Certbot Encryption Image

Getting Started with Let’s Encrypt and SSL Certificates

Movements like HTTPS Everywhere are working to get all sites on HTTPS. Google is one of the major backers of this movement and will eventually mark all regular HTTP sites as insecure by default in their Chrome browser (see more here). It is important that everyone secure their websites so we can all enjoy a safer Internet.

This is where Let’s Encrypt comes in. From “Let’s Encrypt is a free, automated, and open certificate authority (CA), run for the public’s benefit. Let’s Encrypt is a service provided by the Internet Security Research Group (ISRG).” This means that anyone can request and receive a free SSL certificate to enable secure HTTP traffic. Now that there is no cost needed to receive a certificate, everyone can and should enable HTTPS on their websites.

This guide walks you through the basics of getting and applying a Let’s Encrypt SSL certificate to an existing web server. It assumes you already have the web server ready and the DNS records set appropriately. Since this is a getting started guide, we will stick with the Certbot recommended by Let’s Encrypt. There are many other solutions or you can even create your own. See here for more information on other clients. (more…)

Exploring SELinux

Exploring SELinux: An Overview

In the coming weeks, we at the Linux Academy blog will be exploring SELinux — or Security Enhanced Linux. SELinux provides users fine-grain control over access and permissions on their Linux servers and workstations. Today, we will explore the implications of using SELinux, before diving into SELinux policies and command line options in part two.

SELinux is a kernel module written by the NSA and Red Hat that grants system owners extended access control, allowing for a greater permissions profile to constrain users and applications from accessing resources. Beyond the traditional “read, write, execute” permissions on a basic Linux system, SELinux grants administrators the ability to restrict linking, moving and appending files and more. Additionally, access control is defined using policies, which average users cannot alter either purposely or accidentally. (more…)

Which will you choose?

Boot Loaders

What happens when you turn on a computer system? At the most basic level, we know that the computer’s components power on, and the operating system “boots up” so users have a way of interacting with the systems – whether that is to play games, run a web server, set up in-depth applications or otherwise. But how does a computer know what to boot? If a processor pulls data from the system’s memory, how can it work with a freshly booted computer that does not have any processes within its memory stores? For this, the computer uses a boot loader, which is a small amount of code designed to prepare the system and then pass it to the more complex kernel, which in turn manages the operating system itself. (more…)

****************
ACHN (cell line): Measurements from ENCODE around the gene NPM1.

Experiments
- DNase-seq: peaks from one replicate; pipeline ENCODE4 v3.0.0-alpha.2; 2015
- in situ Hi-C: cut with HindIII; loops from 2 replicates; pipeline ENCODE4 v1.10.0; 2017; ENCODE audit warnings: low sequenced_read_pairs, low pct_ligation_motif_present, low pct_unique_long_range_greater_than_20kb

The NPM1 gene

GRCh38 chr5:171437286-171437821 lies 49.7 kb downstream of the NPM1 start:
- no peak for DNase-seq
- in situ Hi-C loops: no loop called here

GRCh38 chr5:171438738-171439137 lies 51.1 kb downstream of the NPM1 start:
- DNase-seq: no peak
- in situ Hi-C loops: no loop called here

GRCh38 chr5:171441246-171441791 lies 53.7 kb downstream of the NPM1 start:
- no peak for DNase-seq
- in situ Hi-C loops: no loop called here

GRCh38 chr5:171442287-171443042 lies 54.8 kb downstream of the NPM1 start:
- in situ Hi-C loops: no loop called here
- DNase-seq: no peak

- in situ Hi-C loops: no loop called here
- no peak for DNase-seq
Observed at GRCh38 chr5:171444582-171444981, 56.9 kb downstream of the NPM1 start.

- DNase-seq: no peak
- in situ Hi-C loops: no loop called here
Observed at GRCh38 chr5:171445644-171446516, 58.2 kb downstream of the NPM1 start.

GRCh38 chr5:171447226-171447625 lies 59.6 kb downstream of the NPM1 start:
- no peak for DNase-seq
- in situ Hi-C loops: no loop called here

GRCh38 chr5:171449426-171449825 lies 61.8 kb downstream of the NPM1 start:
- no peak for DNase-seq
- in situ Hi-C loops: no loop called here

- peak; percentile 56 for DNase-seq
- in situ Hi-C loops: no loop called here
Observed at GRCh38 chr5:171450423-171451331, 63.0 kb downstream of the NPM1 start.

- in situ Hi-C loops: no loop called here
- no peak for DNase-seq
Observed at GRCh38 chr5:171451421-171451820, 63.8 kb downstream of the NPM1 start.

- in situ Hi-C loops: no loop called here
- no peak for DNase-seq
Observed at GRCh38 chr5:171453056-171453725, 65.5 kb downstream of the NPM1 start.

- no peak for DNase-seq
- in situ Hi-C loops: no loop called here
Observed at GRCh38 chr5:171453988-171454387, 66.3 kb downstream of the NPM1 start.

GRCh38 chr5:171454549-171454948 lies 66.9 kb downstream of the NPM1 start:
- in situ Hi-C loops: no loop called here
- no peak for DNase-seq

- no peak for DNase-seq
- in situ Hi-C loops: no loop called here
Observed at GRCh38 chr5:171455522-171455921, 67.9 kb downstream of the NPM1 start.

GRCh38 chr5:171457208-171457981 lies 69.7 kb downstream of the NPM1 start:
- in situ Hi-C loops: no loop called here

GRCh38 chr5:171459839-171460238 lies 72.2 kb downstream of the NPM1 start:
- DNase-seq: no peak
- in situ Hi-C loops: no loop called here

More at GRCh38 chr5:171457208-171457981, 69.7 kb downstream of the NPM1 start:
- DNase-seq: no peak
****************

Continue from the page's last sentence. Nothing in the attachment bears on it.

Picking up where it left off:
tmux cheat sheet v2

tmux Cheat Sheet

tmux is a terminal multiplexer that allows users to run multiple virtual terminals inside a single window. tmux provides users with a series of command line, interactive, and vi-like commands to navigate through their virtual terminals with ease. But new users may find tmux‘s interface confusing or hard to grasp. Well, we at Linux Academy have your back once more with our newest cheat sheet for tmux! Click on it below to view the full-size graphic! (more…)


A Vim Reference Guide

Vim is a powerful text editor favored by many sysadmins and developers. The only problem is with power comes with a learning curve. With a variety of commands to use and memorize, starting writing and editing your files in Vim can be a daunting task. Luckily, we at Linux Academy have got your back, with a fun background image of basic (and some not-so-basic) Vim commands! Check it out below, and remember to click to see it in its full-size glory! (more…)